The American Petroleum Institute (API) has filed comments to the US Federal Energy Regulatory Commission (FERC) raising concerns that the Commission’s recently proposed policy changes would undermine development of the natural gas infrastructure and facilities that are needed to increase supply in the US and expand LNG exports to our allies overseas.
The policy changes also put the Commission in direct conflict with its mandate under the Natural Gas Act, upheld by the US Supreme Court, to ensure adequate supplies of natural gas at reasonable prices for Americans.
“API is concerned that the 2022 Draft Certificate Policy Statement will create significant uncertainty that impedes the development of the pipeline capacity needed to serve new export terminals and, as such, runs counter to the Biden administration’s efforts to bolster Europe’s energy security,” API Senior Vice President Frank Macchiarola said in filed comments on FERC’s draft policy statement on the certification of new interstate natural gas facilities.
“Without the timely development of these pipelines, the nation’s ability to meet the administration’s commitment to supply natural gas to our allies will be inhibited. Given that export terminals generally take at least three years to construct, API believes FERC should ensure a transparent and expedited review process for interstate natural gas pipelines that will serve these critical facilities.”
The US and the European Union recently established a joint task force to increase LNG exports to Europe and reduce their dependency on Russian gas. As Macchiarola noted to FERC: “Given that US LNG export terminals are running at full capacity, the additional LNG will likely need to come from newly constructed terminals that will require new pipeline infrastructure to serve […] As countries turn away from Russia for natural gas supply, the ability of the US to further ramp up its export capabilities will be paramount to global energy market stability.”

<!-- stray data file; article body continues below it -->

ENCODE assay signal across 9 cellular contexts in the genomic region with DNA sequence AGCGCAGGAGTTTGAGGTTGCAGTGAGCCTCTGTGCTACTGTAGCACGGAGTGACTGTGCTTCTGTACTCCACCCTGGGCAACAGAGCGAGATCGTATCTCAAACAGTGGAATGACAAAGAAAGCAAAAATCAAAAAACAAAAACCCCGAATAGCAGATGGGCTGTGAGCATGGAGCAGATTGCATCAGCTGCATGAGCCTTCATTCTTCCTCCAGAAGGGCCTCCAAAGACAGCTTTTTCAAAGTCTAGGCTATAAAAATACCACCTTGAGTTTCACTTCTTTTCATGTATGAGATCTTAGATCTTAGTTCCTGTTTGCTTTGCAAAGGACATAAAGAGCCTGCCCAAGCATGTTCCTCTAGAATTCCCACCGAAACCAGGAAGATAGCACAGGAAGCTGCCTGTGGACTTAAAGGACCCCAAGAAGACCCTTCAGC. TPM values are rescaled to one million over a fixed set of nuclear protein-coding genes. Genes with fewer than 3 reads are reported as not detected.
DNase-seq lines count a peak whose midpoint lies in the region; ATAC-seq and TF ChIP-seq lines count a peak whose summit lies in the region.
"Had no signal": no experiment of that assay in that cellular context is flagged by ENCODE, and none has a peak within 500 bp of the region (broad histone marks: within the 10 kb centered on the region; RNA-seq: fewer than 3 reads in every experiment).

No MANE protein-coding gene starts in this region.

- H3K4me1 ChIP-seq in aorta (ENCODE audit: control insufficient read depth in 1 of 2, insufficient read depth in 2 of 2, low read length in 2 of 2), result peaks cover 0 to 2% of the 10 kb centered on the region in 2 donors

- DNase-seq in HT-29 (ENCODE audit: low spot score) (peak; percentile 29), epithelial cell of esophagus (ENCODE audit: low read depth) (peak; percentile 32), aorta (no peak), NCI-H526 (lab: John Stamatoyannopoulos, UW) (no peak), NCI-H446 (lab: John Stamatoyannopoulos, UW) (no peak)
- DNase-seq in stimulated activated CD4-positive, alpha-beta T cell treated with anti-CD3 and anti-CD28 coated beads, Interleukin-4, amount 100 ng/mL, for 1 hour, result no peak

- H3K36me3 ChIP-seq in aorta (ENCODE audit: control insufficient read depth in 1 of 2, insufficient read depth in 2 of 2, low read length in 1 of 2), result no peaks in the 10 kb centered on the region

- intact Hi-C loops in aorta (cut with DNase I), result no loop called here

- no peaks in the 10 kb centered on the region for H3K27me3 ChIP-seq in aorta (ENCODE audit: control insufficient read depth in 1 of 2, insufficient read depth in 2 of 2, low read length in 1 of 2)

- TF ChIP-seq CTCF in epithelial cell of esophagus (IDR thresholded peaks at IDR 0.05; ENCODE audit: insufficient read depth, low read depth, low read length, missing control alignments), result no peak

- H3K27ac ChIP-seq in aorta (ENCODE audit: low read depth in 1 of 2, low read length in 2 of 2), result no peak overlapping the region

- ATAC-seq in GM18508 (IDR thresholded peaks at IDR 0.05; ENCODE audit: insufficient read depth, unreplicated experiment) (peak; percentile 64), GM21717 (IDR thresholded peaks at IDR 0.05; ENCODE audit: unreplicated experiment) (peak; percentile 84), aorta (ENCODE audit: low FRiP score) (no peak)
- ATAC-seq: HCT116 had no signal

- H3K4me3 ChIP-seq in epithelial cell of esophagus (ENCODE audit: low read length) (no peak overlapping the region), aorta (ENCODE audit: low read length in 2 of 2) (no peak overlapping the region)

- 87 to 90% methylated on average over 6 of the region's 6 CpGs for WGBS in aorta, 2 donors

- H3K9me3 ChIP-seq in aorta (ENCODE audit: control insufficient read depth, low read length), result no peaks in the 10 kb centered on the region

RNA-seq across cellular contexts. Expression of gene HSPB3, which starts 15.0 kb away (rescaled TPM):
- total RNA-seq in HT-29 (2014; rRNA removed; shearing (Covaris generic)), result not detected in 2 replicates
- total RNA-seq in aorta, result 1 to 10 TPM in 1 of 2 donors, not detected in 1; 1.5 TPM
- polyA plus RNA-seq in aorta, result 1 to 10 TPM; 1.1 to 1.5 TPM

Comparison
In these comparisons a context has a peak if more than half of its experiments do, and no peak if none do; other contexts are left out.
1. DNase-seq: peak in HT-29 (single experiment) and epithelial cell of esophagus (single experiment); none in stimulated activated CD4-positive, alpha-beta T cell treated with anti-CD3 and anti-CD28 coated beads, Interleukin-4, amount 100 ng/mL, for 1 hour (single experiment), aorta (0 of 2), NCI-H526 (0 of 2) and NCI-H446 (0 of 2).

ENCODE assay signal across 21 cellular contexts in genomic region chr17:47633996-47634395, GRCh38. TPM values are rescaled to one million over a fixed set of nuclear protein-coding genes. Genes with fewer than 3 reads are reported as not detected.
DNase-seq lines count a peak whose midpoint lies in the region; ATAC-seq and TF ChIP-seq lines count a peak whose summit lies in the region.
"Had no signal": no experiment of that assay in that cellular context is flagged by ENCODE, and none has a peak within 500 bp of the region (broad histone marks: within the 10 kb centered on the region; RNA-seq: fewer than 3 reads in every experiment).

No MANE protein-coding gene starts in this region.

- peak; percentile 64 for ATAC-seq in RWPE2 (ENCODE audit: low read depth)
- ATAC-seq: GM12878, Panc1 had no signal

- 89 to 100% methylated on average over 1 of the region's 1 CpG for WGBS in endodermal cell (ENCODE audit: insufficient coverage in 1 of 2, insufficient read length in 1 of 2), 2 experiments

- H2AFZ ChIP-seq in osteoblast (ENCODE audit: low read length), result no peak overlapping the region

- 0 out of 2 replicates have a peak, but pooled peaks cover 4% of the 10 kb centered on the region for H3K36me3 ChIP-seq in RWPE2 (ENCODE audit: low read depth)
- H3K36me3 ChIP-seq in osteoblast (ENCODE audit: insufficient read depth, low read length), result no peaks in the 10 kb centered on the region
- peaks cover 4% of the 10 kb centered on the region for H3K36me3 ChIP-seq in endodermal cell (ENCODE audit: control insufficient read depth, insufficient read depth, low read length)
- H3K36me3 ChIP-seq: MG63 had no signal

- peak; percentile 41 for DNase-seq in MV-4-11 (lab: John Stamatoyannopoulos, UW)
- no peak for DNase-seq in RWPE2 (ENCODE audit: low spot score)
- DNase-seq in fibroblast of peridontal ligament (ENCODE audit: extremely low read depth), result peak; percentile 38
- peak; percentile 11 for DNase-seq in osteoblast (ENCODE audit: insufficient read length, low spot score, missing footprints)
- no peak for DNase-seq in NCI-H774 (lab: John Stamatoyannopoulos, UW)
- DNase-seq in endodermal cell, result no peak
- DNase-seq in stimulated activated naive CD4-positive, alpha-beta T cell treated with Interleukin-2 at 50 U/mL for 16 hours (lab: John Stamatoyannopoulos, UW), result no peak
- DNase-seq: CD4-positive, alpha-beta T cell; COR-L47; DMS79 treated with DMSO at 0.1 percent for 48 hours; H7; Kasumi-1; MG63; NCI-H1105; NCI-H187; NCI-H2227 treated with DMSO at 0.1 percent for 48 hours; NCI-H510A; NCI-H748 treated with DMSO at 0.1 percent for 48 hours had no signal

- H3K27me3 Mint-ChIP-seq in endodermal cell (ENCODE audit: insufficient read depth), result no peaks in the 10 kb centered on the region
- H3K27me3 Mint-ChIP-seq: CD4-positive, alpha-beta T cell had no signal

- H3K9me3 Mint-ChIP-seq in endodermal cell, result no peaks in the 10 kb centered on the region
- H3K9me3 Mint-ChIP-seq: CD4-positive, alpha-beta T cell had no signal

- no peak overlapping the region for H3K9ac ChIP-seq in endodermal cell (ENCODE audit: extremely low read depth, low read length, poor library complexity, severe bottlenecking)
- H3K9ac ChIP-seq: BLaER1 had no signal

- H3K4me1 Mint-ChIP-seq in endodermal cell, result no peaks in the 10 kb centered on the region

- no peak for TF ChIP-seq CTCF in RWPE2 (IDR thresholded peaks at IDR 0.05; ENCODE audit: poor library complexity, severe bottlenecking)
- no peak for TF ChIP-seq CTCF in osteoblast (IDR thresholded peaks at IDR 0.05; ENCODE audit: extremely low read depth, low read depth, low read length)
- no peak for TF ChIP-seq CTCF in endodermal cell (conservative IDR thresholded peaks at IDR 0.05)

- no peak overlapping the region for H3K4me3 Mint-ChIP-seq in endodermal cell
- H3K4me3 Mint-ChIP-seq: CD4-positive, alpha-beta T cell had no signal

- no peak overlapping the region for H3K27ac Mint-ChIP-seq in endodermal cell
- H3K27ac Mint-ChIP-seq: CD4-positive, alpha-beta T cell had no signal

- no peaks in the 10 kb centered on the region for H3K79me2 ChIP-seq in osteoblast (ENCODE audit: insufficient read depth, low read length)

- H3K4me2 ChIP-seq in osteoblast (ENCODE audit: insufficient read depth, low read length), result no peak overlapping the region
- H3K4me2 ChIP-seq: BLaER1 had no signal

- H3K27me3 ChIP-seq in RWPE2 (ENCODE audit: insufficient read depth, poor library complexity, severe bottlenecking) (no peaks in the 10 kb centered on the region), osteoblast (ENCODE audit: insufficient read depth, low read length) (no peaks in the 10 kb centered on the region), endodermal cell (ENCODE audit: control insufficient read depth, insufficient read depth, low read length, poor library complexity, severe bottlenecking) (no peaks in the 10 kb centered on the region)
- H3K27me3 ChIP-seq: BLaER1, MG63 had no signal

In filed comments on FERC’s Draft GHG Emissions Policy Statement, Macchiarola highlighted API’s shared goal for addressing climate change and reducing emissions while also raising concerns regarding the lack of regulatory clarity, certainty and predictability.
“API supports efforts to address climate change through the reduction of greenhouse gas emissions, and accurate accounting of these emissions is paramount to these goals,” Macchiarola said. “API is concerned that the Draft GHG Emissions Policy Statement could be applied in such a way that could render projects uneconomic, reduce the availability of natural gas for critical needs (domestic and globally), and otherwise chill investment in natural gas infrastructure, impact the reliability of natural gas supply and ultimately hurt our ability to combat climate change impacts globally and to provide needed energy security to the United States and abroad.”
“API does not believe that reducing GHG emissions from our industry while ensuring reliable access to fairly priced natural gas are incompatible goals,” Macchiarola added.
Read the article online at: https://www.hydrocarbonengineering.com/gas-processing/26042022/api-raises-concerns-about-ferc-policy-changes/
You might also like
Senior Director of Fuels & Vehicle Policy at the AFPM, Patrick Kelly, has issued a statement in response to the Environmental Protection Agency’s decision to grant RVP petitions and expand E15 sales in select Midwest states beginning in 2025.